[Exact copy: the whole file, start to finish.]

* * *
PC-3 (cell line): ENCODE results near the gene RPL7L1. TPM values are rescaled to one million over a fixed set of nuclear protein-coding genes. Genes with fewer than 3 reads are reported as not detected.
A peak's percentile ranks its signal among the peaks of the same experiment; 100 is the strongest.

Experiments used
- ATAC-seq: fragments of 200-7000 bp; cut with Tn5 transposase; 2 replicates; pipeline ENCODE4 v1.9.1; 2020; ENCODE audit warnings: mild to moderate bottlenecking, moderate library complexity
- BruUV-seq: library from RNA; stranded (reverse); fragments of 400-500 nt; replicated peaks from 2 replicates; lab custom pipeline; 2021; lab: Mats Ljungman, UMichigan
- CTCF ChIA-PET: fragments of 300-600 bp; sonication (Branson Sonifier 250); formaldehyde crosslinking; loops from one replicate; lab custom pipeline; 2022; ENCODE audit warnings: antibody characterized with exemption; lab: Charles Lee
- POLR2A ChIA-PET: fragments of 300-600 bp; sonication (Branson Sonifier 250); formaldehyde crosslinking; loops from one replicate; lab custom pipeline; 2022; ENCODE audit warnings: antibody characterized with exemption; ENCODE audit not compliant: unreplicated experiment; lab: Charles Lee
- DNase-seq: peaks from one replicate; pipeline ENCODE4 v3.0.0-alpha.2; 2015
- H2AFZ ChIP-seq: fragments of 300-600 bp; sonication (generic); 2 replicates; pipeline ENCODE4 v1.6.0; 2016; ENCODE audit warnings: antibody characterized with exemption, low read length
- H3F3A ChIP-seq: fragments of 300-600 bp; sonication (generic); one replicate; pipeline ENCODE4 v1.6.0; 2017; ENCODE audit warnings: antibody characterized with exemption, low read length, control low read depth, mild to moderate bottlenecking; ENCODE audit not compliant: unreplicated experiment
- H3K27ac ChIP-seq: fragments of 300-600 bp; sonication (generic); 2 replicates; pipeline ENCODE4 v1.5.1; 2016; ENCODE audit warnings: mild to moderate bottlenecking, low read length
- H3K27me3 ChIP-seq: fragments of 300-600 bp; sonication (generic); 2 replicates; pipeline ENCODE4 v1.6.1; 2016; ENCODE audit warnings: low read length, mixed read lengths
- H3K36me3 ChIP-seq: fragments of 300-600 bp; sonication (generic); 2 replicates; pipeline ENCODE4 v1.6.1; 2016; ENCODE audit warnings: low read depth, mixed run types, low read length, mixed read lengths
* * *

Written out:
PC-3 (cell line): ENCODE results near the gene RPL7L1. TPM values are rescaled to one million over a fixed set of nuclear protein-coding genes. Genes with fewer than 3 reads are reported as not detected.
A peak's percentile ranks its signal among the peaks of the same experiment; 100 is the strongest.

Experiments used
- ATAC-seq: fragments of 200-7000 bp; cut with Tn5 transposase; 2 replicates; pipeline ENCODE4 v1.9.1; 2020; ENCODE audit warnings: mild to moderate bottlenecking, moderate library complexity
- BruUV-seq: library from RNA; stranded (reverse); fragments of 400-500 nt; replicated peaks from 2 replicates; lab custom pipeline; 2021; lab: Mats Ljungman, UMichigan
- CTCF ChIA-PET: fragments of 300-600 bp; sonication (Branson Sonifier 250); formaldehyde crosslinking; loops from one replicate; lab custom pipeline; 2022; ENCODE audit warnings: antibody characterized with exemption; lab: Charles Lee
- POLR2A ChIA-PET: fragments of 300-600 bp; sonication (Branson Sonifier 250); formaldehyde crosslinking; loops from one replicate; lab custom pipeline; 2022; ENCODE audit warnings: antibody characterized with exemption; ENCODE audit not compliant: unreplicated experiment; lab: Charles Lee
- DNase-seq: peaks from one replicate; pipeline ENCODE4 v3.0.0-alpha.2; 2015
- H2AFZ ChIP-seq: fragments of 300-600 bp; sonication (generic); 2 replicates; pipeline ENCODE4 v1.6.0; 2016; ENCODE audit warnings: antibody characterized with exemption, low read length
- H3F3A ChIP-seq: fragments of 300-600 bp; sonication (generic); one replicate; pipeline ENCODE4 v1.6.0; 2017; ENCODE audit warnings: antibody characterized with exemption, low read length, control low read depth, mild to moderate bottlenecking; ENCODE audit not compliant: unreplicated experiment
- H3K27ac ChIP-seq: fragments of 300-600 bp; sonication (generic); 2 replicates; pipeline ENCODE4 v1.5.1; 2016; ENCODE audit warnings: mild to moderate bottlenecking, low read length
- H3K27me3 ChIP-seq: fragments of 300-600 bp; sonication (generic); 2 replicates; pipeline ENCODE4 v1.6.1; 2016; ENCODE audit warnings: low read length, mixed read lengths
- H3K36me3 ChIP-seq: fragments of 300-600 bp; sonication (generic); 2 replicates; pipeline ENCODE4 v1.6.1; 2016; ENCODE audit warnings: low read depth, mixed run types, low read length, mixed read lengths